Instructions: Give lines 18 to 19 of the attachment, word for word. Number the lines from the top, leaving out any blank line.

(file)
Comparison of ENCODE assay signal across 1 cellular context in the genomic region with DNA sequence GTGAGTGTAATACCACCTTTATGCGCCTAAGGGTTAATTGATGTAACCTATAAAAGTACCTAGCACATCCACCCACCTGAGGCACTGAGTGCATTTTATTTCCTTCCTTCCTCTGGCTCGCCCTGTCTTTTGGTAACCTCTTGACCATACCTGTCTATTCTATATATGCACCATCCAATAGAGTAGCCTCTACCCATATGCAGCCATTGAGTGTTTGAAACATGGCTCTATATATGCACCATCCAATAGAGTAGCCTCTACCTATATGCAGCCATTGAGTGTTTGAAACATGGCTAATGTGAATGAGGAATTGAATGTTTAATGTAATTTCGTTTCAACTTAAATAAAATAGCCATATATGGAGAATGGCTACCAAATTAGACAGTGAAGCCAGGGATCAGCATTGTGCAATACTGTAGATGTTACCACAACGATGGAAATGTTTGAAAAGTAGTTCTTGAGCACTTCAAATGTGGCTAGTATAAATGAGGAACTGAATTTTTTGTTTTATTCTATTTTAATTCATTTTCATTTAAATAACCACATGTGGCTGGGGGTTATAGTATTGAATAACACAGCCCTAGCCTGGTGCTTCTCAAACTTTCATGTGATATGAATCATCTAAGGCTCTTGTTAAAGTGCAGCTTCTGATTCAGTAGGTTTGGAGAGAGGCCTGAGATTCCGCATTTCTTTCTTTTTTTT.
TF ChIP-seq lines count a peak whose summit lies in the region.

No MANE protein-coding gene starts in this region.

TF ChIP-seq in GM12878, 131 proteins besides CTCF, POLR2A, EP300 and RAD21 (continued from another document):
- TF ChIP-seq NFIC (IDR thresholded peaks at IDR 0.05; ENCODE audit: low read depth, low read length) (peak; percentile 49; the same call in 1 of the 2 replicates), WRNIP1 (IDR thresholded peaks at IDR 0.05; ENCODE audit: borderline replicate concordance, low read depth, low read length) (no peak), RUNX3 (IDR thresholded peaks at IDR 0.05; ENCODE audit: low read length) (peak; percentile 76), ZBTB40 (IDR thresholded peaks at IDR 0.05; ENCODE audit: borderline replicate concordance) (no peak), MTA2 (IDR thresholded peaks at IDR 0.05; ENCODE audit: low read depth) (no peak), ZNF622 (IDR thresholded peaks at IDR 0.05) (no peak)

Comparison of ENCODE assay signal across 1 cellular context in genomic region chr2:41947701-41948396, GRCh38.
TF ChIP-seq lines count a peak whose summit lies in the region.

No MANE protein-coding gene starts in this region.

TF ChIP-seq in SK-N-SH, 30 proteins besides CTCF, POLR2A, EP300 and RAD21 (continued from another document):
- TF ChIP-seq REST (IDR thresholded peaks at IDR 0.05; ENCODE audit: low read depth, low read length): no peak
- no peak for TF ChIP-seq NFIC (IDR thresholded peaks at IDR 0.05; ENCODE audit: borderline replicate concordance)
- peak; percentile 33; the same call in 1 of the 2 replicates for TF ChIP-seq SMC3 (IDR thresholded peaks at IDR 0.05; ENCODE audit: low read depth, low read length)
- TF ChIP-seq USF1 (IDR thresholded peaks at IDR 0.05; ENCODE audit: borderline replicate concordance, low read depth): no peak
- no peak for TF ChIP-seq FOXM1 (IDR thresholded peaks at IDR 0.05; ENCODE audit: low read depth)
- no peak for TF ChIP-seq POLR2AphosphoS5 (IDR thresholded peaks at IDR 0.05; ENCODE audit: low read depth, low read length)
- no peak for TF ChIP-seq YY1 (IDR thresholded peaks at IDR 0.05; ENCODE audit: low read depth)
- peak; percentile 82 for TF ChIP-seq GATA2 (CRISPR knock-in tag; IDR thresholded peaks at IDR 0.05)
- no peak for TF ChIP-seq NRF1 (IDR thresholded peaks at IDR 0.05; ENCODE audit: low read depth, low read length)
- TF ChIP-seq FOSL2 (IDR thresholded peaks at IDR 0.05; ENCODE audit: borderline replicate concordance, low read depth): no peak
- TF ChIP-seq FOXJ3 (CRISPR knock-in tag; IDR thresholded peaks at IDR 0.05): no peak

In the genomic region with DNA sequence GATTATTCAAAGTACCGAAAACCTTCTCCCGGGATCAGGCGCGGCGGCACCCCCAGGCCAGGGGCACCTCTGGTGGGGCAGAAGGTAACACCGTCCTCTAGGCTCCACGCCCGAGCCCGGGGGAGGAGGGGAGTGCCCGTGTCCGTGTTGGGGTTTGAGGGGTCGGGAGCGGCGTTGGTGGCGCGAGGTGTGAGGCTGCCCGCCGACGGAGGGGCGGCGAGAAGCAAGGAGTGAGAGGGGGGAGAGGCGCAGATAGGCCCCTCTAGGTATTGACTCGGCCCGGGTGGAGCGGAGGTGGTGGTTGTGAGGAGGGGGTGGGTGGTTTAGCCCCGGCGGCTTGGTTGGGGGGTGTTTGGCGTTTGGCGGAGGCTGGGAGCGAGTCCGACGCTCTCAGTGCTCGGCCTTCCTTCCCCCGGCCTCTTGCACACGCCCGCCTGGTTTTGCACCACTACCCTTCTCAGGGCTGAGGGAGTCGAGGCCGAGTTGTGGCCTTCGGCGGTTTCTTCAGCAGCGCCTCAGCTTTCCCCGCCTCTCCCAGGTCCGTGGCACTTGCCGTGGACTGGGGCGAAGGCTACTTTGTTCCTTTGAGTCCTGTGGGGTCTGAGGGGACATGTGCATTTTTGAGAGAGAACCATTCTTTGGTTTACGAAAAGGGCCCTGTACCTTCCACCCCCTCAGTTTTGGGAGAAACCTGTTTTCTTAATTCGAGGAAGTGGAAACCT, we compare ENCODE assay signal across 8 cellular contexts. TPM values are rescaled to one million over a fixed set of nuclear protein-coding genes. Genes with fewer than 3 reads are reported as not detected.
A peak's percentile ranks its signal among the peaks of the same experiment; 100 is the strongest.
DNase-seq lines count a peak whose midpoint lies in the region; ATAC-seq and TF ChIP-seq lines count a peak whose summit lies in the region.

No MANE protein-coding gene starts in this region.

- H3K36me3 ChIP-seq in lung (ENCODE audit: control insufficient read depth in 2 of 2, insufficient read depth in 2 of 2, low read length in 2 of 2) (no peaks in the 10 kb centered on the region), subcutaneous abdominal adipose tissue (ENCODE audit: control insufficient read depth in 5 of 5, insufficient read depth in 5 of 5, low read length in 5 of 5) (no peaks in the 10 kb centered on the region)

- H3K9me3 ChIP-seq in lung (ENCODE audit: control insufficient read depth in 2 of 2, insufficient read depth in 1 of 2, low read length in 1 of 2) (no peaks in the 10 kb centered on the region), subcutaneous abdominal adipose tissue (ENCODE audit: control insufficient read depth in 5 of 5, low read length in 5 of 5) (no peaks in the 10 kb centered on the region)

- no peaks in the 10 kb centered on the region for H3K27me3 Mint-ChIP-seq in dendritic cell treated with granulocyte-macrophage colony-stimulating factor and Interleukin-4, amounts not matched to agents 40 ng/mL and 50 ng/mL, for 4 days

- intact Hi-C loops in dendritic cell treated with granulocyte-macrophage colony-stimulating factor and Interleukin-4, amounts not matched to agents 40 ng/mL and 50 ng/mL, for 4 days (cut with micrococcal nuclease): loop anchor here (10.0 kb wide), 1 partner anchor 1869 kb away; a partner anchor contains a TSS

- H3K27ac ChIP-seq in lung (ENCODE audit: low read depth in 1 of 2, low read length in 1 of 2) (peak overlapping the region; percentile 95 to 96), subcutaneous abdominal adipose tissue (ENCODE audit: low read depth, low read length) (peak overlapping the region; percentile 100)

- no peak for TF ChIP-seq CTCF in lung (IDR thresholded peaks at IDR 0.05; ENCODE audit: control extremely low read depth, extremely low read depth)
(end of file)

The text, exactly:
- no peak for TF ChIP-seq NRF1 (IDR thresholded peaks at IDR 0.05; ENCODE audit: low read depth, low read length)
- TF ChIP-seq FOSL2 (IDR thresholded peaks at IDR 0.05; ENCODE audit: borderline replicate concordance, low read depth): no peak